She is free now. For the couple of hours, at least. She is almost running upstairs, rushing into her room to fetch her light coat and the scarf. It takes her no more than thirty seconds. Smashing the door closed, off she goes. Downstairs and out of the hotel – to the fresh air of the early May. She is making sure that no one is following her to the street – she wants to be alone. Large sunglasses are covering her eyes and almost half of her face. It’s the evening time, a little after six thirty, but the sun is still high in the northern skies. She is turning around the corner of the hotel and starting to go with the wide, energetic steps of the sheer determination.
Actually her destination is not so far away, it is clearly visible from the narrow country road that disappears in the fields. She is aiming towards the sea, the blue line on the horizon. She has been fascinated by the open sea since she was a child. It has been many things to her: the playground, the free space, the nature in its truest form. But today, it’s something else. The sea is attracting her, as never before, by its turbulence, it’s energy, it constant roar. It is the nature in transition, and she is feeling the same.
She is going along the patchy path across marshes and tiny creeks, over the cracking wooden bridges. Her eyes are trying to catch everything – the wild geese with their wings flapping like a wet laundry in the wind; the tiny violet flowers grasping the soil among the sandy dunes; the dark, murky waters of the creeks.
The wind is bringing some noise from behind – a group of runners is approaching her fast and she is stepping aside. The young men in the running gear – the colorful t-shirts and pants – are keeping the same pace as a flock. These men are actually her colleagues from the conference – young, much younger than she, ambitious, efficient. No time should be wasted, even if there is very little time free from all the duties they normally have. Ambitious, efficient, time saving – she has been like them for almost all her life. Studying, getting married, working, giving birth, running her chores, moving, organizing, setting down, seeking, struggling, improving, repairing, answering whatever had to be answered.
She is feeling empty – it has taken too much of her, for far too long. She has become restless, her mind is constantly awake, day and night trying to solve the problems – real and imaginary. She wants to slow down and she is doing it with all the willpower that has served her so well to speed it up. She is canceling, postponing, erasing and forgetting, allowing herself to linger awhile among the things she likes, in places she likes. The sea, the dunes, the marshes. She is learning to love the moments of solitude, the lonely walks, the solo lunches, the solitary coffee breaks.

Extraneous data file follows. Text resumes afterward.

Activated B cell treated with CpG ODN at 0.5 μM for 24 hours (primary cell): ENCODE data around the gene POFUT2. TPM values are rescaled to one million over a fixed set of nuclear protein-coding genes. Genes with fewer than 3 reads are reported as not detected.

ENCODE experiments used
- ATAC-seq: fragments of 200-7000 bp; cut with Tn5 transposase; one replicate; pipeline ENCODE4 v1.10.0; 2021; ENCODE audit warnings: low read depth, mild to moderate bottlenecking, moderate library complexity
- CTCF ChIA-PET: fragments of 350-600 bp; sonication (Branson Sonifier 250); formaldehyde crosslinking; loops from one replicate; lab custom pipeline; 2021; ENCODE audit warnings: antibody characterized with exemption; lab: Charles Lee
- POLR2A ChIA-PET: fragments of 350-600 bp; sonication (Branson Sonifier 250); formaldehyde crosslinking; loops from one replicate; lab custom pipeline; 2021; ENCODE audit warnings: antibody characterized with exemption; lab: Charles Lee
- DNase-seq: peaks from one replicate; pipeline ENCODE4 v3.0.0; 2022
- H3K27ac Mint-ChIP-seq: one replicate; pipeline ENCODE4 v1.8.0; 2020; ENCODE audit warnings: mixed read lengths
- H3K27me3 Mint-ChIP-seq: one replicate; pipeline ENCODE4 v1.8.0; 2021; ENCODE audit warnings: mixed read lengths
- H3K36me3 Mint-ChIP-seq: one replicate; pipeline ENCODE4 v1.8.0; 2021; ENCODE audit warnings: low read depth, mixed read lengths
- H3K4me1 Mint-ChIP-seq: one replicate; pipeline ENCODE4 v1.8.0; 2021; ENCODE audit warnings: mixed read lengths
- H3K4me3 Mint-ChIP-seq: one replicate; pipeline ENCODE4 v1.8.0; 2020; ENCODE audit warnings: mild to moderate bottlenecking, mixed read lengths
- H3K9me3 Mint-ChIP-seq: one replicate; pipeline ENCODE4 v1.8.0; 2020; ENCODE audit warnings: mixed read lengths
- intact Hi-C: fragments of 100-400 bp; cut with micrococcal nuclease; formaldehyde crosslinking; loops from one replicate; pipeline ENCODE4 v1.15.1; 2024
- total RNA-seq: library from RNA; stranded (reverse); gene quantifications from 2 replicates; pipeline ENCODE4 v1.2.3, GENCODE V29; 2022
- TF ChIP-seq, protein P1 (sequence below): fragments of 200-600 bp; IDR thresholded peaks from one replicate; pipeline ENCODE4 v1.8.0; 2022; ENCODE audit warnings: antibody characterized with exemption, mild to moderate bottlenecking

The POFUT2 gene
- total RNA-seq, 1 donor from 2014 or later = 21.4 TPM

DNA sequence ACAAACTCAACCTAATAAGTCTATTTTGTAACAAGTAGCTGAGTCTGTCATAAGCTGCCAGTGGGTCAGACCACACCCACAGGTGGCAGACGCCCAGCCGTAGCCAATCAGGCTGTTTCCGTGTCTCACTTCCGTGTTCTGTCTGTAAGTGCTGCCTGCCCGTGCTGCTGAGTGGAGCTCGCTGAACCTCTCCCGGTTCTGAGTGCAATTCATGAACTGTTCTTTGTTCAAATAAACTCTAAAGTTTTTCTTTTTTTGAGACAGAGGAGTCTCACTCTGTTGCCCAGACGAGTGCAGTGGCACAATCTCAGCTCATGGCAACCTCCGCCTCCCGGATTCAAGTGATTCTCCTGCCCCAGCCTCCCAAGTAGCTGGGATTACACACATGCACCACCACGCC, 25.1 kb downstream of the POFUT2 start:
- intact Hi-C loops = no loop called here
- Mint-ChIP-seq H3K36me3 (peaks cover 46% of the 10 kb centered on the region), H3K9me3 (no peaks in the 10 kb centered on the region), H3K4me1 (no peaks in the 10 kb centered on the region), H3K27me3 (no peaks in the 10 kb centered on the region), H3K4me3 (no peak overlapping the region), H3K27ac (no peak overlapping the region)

She has finally come very close to the sea line, where the waves are swallowing the narrow sandy beach, leaving the white seashells and sea grass on the shore. The wind is making a mess with her long hair, tying her scarf tight around the neck and almost blowing her sunglasses away. She is breathing the cold, salty air and thinking that the walk in the wind will tire her out fast. Probably, she will even fall asleep easier.
She has not slept well since some months ago. As if some tiny mechanism in her body sets an alarm clock in the middle of the night, causing her pulse to rush and her blood to pulsate in the veins. Her body seems to go on streak at nights and sets its own rules, and all her willpower and discipline are powerless to combat it. At nights she feels like a different person – a rebellious physical body with the defeated, useless mind. At these times she imagines herself being an animal or an insect, steered by instincts, physical, wild, in pain. Like a caterpillar turning into a butterfly. Eager to fly but unaware of how it will happen.
How will all this end up? Will she ever fly? Will she become free from this pain? Will she become free? She doesn’t know yet, it’s still a mystery. She has not managed to put this into words either. But one thing she knows well. She is the woman in transition.